When Jim, a hard-working professional, husband and father from Maryland, was diagnosed with MS in 2010, his first question was, “How will this change who I am?” While he’s had to adjust in some ways, Jim is learning to better manage his time and physical capabilities in order to spend more valuable time with his family – his wife of 16 years and their three children.
Family toolkit (the tools used by Jim and more)
Time with my family - May 2012
When I was diagnosed with MS at age 36, in 2010, the first thing I focused on was, “How will this change who I am, both now and in years to come?” For the first time in my life I was fighting something I could not see, and something I did not know how to approach. I felt lost. All I knew to do was what I had always done, and not panic. After a few weeks I began to come to grips with the fact that I did in fact have MS, and from here on life would be different. I had to gain control of my emotions or I would be consumed with anger, fear and frustration.
I could not allow MS to dictate who I was as a person. I had to realize that MS could not take away the things I was proud of and what I had achieved in life.
Being diagnosed with MS has forced me to redefine parts of my life: How I react to certain conditions, how I approach daily activities, how I respond to my surroundings, and how I manage my interactions with others. But I now meet whatever may come with a positive, realistic outlook. I can still have an impact on others in a productive way. I can only strive to be the best husband, father, brother, friend, co-worker – person – that I can be.
My goal is to learn to manage my life around my physical limitations. I have a wife of 16 years and three children, ages 15, 13 and 9. I have always worked very hard in my professional career, and despite MS, I have not slowed down much. Work is, in some ways, my therapy. But when I am home in the evenings and on weekends, a lot of times I am simply exhausted. I need help with learning to better manage my time and physical capabilities in order to spend the needed time with my family. I struggle with finding balance between too much and too little. I owe it to myself and to those around me to give myself the best chance possible at leading a happy, fulfilled, productive life.
I also want to share my story and show others that life does not end after being diagnosed with MS; it merely changes one’s life and begins a new chapter.
I am limited by ME, not MS – July 2012
Today begins a new chapter of the rest of my life. Not because I am simply taking part in Everyday Matters, but because I have made the choice to make changes my life. These are changes that I have talked about, and thought about for a long time. Talking and thinking about something is very different from taking action to change. Driving home last night my wife asked me, “Why Now?” This question begs an answer. Change is something that we can plan, talk about, and even believe is a necessity. Yet, we will not begin to make changes until we decide for ourselves that it is time. The answer is very simply; I am now ready.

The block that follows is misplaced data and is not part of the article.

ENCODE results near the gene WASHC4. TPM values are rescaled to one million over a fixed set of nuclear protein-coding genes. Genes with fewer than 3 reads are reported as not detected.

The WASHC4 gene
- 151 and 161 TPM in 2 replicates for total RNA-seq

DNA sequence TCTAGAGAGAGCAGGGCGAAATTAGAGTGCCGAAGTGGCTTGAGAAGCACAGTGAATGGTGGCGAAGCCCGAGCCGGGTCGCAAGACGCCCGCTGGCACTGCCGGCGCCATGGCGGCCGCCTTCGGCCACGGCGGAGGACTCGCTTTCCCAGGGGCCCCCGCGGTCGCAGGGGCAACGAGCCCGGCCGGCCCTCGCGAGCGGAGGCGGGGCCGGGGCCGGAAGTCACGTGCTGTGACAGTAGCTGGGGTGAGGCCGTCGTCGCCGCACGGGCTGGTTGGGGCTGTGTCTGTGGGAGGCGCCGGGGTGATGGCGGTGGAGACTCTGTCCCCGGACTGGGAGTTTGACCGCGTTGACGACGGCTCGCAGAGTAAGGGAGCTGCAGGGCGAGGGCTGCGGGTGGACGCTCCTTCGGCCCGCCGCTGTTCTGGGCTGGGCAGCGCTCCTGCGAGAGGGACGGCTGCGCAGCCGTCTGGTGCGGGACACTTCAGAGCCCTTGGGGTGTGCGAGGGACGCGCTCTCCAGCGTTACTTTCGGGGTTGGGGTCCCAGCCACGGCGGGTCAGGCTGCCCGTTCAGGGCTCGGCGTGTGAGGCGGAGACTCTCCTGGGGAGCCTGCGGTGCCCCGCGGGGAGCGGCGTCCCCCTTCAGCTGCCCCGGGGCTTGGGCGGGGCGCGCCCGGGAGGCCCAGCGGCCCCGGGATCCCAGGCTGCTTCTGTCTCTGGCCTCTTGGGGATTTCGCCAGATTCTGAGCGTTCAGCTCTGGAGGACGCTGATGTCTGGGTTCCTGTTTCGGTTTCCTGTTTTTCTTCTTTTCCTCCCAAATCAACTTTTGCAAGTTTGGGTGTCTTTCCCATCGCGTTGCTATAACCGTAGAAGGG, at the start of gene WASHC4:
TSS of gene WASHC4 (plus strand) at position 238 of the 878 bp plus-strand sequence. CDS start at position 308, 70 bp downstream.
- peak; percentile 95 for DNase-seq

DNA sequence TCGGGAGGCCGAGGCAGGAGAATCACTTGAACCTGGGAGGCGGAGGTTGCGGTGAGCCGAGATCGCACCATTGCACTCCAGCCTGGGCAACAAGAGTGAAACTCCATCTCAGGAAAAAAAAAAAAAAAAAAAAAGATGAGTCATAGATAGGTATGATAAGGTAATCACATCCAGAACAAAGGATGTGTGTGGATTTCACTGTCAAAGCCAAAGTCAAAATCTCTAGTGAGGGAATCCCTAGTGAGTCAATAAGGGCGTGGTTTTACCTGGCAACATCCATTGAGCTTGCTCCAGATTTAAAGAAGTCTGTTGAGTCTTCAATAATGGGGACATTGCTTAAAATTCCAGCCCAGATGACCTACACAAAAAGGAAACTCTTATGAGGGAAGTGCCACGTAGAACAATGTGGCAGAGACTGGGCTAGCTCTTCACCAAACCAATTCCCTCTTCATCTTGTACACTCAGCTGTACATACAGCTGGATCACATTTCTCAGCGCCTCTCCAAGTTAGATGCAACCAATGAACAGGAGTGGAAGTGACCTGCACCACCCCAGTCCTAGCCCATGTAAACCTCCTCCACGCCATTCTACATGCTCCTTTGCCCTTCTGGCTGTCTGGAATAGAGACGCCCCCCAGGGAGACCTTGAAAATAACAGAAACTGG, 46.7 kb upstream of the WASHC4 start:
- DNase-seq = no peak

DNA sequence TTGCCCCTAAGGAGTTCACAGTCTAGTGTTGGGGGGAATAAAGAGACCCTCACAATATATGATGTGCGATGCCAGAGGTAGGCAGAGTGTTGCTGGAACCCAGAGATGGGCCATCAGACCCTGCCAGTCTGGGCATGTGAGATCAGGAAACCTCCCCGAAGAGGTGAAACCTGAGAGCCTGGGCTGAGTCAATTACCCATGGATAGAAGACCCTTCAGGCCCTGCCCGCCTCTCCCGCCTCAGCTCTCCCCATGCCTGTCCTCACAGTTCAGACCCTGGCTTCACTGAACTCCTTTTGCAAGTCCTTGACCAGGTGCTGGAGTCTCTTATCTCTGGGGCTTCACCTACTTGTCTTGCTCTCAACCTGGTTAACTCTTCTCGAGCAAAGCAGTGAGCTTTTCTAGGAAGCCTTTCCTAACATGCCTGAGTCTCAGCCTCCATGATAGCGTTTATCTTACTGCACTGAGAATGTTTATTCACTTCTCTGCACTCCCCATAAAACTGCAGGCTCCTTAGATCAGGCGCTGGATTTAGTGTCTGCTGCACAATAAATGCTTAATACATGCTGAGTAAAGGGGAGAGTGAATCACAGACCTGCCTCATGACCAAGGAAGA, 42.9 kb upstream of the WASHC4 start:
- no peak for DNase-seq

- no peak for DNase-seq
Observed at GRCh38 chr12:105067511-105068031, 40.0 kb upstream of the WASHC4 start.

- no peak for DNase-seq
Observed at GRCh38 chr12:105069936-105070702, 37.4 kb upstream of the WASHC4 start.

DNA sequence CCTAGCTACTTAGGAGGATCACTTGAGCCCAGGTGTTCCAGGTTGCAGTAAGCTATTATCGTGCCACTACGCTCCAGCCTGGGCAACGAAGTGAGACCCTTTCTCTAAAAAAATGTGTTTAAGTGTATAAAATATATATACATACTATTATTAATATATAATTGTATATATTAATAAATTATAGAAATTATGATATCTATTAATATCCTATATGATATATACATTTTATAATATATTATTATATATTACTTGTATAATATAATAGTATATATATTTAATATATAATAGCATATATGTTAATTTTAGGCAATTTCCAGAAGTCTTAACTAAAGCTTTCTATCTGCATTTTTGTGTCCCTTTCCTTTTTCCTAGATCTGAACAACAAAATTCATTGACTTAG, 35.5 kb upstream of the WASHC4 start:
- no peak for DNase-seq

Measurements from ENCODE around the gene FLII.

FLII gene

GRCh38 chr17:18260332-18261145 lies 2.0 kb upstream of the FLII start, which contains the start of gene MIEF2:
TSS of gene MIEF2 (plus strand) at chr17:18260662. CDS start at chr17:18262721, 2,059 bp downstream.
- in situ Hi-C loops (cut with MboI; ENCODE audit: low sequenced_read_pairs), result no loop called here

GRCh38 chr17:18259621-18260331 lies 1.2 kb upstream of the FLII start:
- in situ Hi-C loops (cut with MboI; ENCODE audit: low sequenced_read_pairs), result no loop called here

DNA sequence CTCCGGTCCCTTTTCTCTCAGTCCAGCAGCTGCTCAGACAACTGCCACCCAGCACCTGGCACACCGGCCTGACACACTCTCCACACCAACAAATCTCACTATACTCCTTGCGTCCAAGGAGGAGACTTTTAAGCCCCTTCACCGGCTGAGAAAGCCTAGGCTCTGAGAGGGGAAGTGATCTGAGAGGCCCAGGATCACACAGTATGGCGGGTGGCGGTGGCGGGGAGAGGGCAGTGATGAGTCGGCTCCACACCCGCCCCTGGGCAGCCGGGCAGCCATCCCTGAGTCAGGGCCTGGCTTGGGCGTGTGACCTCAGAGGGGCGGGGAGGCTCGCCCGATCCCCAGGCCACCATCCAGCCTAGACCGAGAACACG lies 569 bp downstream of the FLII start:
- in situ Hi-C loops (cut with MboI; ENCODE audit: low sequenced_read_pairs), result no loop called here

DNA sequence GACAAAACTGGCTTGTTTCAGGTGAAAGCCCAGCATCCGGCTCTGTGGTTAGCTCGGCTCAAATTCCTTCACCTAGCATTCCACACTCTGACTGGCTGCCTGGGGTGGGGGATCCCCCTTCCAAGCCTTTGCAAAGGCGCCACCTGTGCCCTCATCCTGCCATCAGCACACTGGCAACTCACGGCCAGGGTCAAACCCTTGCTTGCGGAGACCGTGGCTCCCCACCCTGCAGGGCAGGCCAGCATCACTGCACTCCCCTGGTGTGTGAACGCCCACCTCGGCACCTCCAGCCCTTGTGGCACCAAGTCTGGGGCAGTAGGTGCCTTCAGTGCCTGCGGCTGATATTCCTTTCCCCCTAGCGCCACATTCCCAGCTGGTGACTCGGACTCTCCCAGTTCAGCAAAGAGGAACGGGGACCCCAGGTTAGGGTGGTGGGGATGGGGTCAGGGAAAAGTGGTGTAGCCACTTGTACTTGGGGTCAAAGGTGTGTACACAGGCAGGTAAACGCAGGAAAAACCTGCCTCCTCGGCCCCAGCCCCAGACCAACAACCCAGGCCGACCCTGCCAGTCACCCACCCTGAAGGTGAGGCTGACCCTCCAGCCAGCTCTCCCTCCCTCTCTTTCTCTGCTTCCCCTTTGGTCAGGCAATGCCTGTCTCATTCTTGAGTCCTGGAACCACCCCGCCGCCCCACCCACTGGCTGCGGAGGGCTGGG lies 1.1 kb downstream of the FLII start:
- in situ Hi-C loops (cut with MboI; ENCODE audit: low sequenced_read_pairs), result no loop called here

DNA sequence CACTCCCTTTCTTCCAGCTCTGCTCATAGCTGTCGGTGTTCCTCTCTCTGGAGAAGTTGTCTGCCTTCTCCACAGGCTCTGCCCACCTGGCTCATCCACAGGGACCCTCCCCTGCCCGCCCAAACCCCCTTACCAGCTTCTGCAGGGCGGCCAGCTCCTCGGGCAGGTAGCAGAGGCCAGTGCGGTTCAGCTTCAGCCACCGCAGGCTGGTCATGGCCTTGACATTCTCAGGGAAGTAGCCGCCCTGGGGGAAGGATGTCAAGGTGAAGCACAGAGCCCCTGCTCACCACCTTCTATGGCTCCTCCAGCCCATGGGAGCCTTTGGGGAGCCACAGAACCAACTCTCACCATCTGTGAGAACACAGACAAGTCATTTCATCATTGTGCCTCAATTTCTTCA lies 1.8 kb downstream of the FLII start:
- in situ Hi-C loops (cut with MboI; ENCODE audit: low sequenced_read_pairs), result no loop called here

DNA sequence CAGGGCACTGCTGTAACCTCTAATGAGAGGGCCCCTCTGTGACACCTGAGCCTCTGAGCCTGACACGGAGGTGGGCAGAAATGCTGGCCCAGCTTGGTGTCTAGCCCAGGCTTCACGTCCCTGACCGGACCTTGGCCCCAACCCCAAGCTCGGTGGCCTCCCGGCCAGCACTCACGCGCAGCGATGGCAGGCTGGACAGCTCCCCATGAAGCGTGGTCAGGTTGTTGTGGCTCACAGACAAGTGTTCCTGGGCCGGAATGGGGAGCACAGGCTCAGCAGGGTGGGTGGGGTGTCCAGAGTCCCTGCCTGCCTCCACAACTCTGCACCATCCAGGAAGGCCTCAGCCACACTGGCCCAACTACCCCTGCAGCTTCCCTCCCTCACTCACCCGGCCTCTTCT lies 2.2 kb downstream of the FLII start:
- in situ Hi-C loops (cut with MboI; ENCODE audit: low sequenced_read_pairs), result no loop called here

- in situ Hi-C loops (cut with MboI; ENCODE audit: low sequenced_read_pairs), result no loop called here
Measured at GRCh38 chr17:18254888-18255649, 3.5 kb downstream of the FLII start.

As a child, there were so many things in my life that I did not have control of, things that were on someone else’s terms. I could not control where I lived, the school I went to each time we moved, and in turn even who my friends were. I could not control the decisions that my parents made and the effect that those decisions would have on me. Almost unconsciously, I grasped the things I could control. This formed a habit for me and how I was going to conduct my life.
Fatherhood is something that I have never felt in full control of. Growing up, I did not have a solid day to day example of a father/child relationship. As I had children of my own, I did not know how to manage these relationships. I would retreat to the things I knew I could control, such as work. If I went home at a normal time, I would be completely out of my element and hence out of control; I wouldn’t know what to do with these little people. My wife was doing a great job of caring for them, what did they need me for? This is not to say that I never saw nor spent time with my family, I saw them almost every day, and we have always done everything together. I have always been here physically, but most of the time I have struggled with making the day to day emotional investment in my relationships with my kids. When I was home I was always working in the shop, on the computer, or helping friends with their projects. I filled my life with things I knew how to control. In the back of my mind I craved to be a bigger part of their day to day lives, but I didn’t know how to give them what they needed or what I needed. “Besides,” I would think to myself, “they are just children; I have plenty of time to figure it out…Right?”
I woke up one morning and realized that that I had a teenager and two more right behind him. Time was running out. I realized that I was losing time and if I didn’t get this figured out I was going to lose out on having meaningful relationships with them. I was failing in teaching my boys how to be a father, and I was giving a poor example to my daughter of how the father of her children should one day be. I was leaving them with no example, and to one day figure it out on their own with their children.
Just when I come to the conclusion that I must atone for this and make the necessary corrections, I was diagnosed with multiple sclerosis. I was now faced with a whole new set of circumstances that I could not control. So I did what I had always done and focused on the things I could control. I have always been a positive person. I have always found the strength and the will to push through the fatigue and adversity. However the problem with MS is that I am sometimes so tired and worn out, there is little to no time left for day to day life and relationships with my children. At first, I blamed MS for stealing my time from them, Instead of making the adjustments I needed to in order to achieve my goals of having stronger relationships with my kids, and providing a better example to them.